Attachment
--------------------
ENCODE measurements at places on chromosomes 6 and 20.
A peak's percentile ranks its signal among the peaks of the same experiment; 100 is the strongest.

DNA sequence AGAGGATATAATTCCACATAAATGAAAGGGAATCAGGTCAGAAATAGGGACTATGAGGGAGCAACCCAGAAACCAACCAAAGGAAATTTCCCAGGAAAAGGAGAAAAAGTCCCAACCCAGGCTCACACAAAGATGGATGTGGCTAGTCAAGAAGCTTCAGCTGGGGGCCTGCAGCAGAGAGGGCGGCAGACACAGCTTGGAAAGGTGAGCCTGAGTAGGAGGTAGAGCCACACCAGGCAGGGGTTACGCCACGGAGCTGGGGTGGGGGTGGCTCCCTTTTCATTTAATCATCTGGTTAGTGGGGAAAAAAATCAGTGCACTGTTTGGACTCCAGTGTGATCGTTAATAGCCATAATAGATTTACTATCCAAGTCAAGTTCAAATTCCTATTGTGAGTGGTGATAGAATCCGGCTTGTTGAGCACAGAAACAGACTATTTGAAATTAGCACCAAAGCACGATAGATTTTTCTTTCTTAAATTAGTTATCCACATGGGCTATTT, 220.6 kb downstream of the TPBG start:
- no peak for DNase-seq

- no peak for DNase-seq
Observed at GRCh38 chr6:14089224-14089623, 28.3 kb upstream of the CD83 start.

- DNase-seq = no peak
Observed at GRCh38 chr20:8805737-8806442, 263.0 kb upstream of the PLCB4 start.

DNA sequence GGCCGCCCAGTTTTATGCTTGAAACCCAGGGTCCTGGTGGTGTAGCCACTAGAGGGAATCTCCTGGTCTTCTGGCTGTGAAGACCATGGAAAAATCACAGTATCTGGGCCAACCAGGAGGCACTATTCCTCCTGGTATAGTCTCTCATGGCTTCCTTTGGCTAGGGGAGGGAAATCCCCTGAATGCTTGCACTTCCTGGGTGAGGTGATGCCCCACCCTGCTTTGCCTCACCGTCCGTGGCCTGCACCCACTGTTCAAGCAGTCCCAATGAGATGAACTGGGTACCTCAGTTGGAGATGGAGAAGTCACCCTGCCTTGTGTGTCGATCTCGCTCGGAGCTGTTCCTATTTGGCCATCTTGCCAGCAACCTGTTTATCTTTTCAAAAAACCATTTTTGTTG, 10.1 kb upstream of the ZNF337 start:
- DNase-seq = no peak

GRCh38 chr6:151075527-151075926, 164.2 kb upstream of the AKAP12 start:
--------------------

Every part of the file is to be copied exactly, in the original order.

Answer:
ENCODE measurements at places on chromosomes 6 and 20.
A peak's percentile ranks its signal among the peaks of the same experiment; 100 is the strongest.

DNA sequence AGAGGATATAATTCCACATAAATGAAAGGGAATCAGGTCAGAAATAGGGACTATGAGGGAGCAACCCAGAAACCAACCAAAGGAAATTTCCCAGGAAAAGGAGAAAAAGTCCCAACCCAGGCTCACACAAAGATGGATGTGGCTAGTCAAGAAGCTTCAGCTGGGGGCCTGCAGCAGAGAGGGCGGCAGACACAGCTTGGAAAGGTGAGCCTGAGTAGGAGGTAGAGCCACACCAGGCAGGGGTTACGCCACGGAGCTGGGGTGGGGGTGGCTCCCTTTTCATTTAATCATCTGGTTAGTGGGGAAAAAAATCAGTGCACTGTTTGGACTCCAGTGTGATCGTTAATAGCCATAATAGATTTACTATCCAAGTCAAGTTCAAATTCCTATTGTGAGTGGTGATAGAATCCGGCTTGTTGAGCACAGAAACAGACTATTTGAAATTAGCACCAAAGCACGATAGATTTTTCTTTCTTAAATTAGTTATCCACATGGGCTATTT, 220.6 kb downstream of the TPBG start:
- no peak for DNase-seq

- no peak for DNase-seq
Observed at GRCh38 chr6:14089224-14089623, 28.3 kb upstream of the CD83 start.

- DNase-seq = no peak
Observed at GRCh38 chr20:8805737-8806442, 263.0 kb upstream of the PLCB4 start.

DNA sequence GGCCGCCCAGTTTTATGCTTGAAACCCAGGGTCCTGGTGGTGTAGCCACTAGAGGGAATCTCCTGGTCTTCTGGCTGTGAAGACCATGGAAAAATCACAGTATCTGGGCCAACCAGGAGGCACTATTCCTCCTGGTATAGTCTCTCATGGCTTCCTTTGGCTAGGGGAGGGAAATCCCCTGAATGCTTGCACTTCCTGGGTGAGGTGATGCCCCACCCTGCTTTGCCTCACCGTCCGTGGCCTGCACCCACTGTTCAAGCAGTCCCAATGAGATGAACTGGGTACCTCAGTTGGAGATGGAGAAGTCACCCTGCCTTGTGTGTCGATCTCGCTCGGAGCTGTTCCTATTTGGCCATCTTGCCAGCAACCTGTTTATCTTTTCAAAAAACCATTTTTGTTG, 10.1 kb upstream of the ZNF337 start:
- DNase-seq = no peak

GRCh38 chr6:151075527-151075926, 164.2 kb upstream of the AKAP12 start: